Yoga, meditation and prayer, exercise
Eat healthily in a non-controlling way. The only thing I cut out/eat minimally are eggs. Otherwise I take an 80:20 approach. I love a drink and the odd bit of junk food.
Around my premenstrual time, I take good care to eat for a happy gut: probiotics, water, fruit and veg and fermented foods like sauerkraut on salads. Get those bowels moving! I then supplement with magnesium for stress and pain management.
Laughter and social life: it’s easy to slip into isolation in our disconnected world and I think it’s especially true if one suffers with a painful condition. Spending time with loved ones is excellent for oxytocin and serotonin, both very important for mental health especially around the premenstrual time.
Listening partnership and peer supervision: I process out emotions in safe contained spaces. This is super important and something I will write on in more depth later.
Maya Massage therapy: this was the only alternative practice I kept on as it works wonders for my pain management. I highly recommend this wonderful practitioner based in Dublin.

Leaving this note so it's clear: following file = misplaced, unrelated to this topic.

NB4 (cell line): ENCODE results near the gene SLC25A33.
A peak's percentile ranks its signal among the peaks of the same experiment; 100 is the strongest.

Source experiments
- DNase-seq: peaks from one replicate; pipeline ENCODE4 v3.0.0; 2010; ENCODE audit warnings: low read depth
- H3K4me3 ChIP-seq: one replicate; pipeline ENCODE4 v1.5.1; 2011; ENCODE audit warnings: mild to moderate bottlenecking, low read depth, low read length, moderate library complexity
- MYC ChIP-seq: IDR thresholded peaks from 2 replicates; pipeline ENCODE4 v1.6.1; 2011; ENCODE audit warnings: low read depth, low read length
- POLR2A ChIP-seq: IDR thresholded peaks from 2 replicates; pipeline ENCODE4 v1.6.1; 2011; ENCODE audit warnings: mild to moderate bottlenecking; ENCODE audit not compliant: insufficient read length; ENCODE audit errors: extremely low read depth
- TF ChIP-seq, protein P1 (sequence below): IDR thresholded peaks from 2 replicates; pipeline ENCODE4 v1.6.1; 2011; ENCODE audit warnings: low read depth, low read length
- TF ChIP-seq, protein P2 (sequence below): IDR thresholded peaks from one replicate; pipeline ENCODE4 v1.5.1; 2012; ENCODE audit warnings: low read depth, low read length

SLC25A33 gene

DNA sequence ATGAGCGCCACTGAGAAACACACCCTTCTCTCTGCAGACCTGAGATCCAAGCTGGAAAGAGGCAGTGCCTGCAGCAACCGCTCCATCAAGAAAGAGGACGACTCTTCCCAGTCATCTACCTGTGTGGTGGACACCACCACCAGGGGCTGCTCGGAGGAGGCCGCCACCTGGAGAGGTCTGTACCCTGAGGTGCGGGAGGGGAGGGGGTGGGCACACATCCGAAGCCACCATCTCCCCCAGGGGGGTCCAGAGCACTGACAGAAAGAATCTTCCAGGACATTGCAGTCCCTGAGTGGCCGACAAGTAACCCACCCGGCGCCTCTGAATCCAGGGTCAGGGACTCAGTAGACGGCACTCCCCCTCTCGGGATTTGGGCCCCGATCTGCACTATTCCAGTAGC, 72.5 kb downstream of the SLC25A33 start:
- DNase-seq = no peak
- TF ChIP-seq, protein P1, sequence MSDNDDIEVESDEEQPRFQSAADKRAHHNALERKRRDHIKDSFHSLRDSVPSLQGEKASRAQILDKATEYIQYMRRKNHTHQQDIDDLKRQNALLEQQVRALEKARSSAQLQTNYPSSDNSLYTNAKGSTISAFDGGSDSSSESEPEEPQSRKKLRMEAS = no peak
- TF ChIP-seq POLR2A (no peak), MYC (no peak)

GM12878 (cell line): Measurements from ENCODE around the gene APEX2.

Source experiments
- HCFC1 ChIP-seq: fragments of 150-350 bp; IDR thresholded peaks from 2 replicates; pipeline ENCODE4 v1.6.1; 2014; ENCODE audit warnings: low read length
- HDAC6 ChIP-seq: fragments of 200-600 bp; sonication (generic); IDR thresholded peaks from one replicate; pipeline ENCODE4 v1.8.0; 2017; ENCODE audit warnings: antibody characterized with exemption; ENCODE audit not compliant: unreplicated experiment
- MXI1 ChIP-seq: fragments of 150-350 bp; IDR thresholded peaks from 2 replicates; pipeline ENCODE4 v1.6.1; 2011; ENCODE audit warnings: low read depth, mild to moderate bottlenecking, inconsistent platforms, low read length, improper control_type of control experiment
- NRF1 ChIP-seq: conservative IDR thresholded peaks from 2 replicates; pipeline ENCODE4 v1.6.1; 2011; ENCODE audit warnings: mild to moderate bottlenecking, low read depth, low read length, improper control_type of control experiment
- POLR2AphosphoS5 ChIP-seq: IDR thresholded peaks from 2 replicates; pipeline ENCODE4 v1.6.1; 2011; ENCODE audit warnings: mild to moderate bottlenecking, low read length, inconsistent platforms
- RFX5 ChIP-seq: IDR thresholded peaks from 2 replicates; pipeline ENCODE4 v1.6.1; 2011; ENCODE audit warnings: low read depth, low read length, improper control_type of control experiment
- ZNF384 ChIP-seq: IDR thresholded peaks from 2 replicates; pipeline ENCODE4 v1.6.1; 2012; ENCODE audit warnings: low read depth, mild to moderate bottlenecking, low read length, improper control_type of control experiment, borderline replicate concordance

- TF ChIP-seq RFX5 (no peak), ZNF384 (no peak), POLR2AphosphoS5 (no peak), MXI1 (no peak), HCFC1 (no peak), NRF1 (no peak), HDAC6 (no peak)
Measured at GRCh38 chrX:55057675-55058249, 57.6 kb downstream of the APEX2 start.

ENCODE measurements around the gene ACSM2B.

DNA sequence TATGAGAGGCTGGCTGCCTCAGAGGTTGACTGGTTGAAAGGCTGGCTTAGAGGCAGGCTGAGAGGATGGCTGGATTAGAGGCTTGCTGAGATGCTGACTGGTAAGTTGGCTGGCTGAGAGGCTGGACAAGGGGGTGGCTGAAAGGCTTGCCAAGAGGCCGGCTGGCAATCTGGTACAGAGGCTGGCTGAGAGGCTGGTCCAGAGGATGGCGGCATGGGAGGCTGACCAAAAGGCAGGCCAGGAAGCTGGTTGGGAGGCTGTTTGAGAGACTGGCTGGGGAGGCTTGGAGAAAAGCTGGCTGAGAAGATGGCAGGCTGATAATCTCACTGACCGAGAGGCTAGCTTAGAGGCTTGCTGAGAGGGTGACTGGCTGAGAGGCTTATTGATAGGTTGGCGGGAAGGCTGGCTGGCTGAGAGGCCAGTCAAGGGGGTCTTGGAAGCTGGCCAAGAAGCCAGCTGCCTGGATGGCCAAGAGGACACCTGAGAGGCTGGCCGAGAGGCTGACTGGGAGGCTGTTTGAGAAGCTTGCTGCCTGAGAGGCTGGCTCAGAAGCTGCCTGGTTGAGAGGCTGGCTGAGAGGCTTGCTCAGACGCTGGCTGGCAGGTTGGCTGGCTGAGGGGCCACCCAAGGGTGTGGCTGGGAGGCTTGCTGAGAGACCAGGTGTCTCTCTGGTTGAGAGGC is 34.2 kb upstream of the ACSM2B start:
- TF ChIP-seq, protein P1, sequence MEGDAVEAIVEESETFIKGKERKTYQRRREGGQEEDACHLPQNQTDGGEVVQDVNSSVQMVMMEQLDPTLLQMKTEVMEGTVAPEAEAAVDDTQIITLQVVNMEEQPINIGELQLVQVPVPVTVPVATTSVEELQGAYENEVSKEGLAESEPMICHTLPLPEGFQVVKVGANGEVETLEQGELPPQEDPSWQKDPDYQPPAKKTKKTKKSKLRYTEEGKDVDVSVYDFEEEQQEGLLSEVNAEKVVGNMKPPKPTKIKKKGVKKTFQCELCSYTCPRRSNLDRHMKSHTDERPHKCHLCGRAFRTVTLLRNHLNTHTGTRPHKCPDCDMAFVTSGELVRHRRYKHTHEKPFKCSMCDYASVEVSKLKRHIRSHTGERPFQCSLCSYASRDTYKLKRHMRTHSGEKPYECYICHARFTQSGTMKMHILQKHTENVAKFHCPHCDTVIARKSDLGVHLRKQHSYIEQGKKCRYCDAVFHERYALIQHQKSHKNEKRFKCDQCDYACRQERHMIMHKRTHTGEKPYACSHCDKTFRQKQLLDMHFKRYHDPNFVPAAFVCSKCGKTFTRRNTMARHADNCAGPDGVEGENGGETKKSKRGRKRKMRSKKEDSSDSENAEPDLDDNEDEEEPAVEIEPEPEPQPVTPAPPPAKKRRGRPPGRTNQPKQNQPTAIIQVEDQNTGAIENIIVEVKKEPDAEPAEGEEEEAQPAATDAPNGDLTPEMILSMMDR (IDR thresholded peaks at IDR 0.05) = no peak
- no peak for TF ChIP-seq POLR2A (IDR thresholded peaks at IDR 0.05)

In all, self-care for me has become about getting super clear on what I need and don’t need. Keeping it simple and not taking it too seriously either.
If you’re in a similar situation where you feel the world of wellness has become a bit overwhelming, you’re not alone! Make a list of the things you do/have and ask yourself what you don’t need. How can we simplify it? Perhaps make more space for laughter and life’s simple pleasures instead!
I highly recommend MCA (duh!) for menstruating women because your body then becomes the app. (We don’t need more things and apps that apparently are not helping.) All you need to do is check in with yourself every day to get clarity on what you need there and then based on your energy and hormones.
What are your no.1 self-care practices that you can’t do without? Share below!